Serving: Bottle (500ml)
Purchased: Winemart (Enniskillen)
Price: £2.39

InishMacSaint Little Dog IPA

January 16, 2018 Leave a comment

Rating: 3.2

My fifth beer from Fermanagh based InnishMacSaint now, this one is a beer that I picked up just before Christmas when visiting the county and follows one from their Pure Foundered Belgian ale that I tried on my last visit to the area in August/September last year. This one is an English style IPA with a few touches of fruit and hop bitterness coming through and is a beer that I picked up given it’s really only available in the Fermanagh area, and not because I was a fan of the brewery’s previous offerings; although their original Fermanagh Beer wasn’t too bad but everything else from the brewery has been quite poor.

Appearance (2/5): Yellow to golden in colour with a hazy body that had a half centimetre tall head on top that was foamy and white with the odd bubble through it. There was quite a lot of sediment showing in the beer through and it looked brown in colour with a few larger bits dotted around the place but head retention was good at least.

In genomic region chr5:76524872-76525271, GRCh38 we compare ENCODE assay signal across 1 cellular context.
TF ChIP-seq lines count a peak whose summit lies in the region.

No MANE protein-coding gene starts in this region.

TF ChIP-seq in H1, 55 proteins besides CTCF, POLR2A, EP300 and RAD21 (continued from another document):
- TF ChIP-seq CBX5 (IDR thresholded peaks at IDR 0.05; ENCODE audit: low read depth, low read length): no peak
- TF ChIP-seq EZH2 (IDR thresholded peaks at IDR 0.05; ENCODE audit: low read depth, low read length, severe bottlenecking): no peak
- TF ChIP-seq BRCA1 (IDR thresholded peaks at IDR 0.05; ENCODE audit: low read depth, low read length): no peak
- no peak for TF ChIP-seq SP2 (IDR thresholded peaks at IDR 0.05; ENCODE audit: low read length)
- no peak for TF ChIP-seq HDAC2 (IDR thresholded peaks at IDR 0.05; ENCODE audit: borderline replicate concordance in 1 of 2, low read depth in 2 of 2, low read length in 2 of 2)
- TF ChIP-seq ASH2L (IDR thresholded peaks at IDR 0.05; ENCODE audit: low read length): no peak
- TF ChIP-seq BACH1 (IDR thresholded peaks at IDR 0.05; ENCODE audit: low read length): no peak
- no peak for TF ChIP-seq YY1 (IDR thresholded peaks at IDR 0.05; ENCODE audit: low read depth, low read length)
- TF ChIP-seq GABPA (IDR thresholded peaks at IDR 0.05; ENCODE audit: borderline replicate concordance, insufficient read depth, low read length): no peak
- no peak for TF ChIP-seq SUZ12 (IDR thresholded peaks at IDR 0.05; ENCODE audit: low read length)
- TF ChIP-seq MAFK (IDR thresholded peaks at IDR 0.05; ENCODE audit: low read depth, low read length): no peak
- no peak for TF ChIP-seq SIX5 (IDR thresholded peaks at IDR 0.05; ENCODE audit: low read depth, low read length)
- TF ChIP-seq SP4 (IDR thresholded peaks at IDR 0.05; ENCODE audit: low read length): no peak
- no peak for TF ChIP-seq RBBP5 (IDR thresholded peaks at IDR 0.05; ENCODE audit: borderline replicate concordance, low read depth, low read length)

Aroma (6/10): Opening with a combination of citrus and pine with lemon notes being the most dominant initially but with some background fruits featuring as well. The beer was fresh with some mango coming through alongside touches of yeast and coriander that made it slightly reminiscent of a witbier around the middle. It was an interesting enough beer that was quite balanced on the nose without having too much variety.
Taste (7/10): Subtle lemon and pine flavours kick things off with the hops adding a nice bitterness in the early going before some mango comes through towards the middle. It seemed fresher than the nose with a few pale malts and hints of coriander further on and some wheat right at the end too.
Palate (4/5): Somewhere around light medium bodied with a fairly fresh and well carbonated feel to it, this one was a smooth and wet beer that had some nice hop bitterness both at the start and at the end. It was quite a crisp beer to with a nice balance that made it quite an easy one to drink.

Overall (14/20): This one turned out to be a fairly enjoyable offering from Inishmacsaint despite it getting off to a shaky start after pouring, there seemed to be a lot of sediment through the beer but it settled at the bottom after a while and the beer itself was a nice one. There was a good combination of citrus and pine in the early going with the odd background fruit before some pale malts made themselves known around the middle. It was a relatively easy beer to drink as well with some hints of witbier coming through thanks to the coriander and wheat at the end; pleasant stuff and well worth trying if you can find it.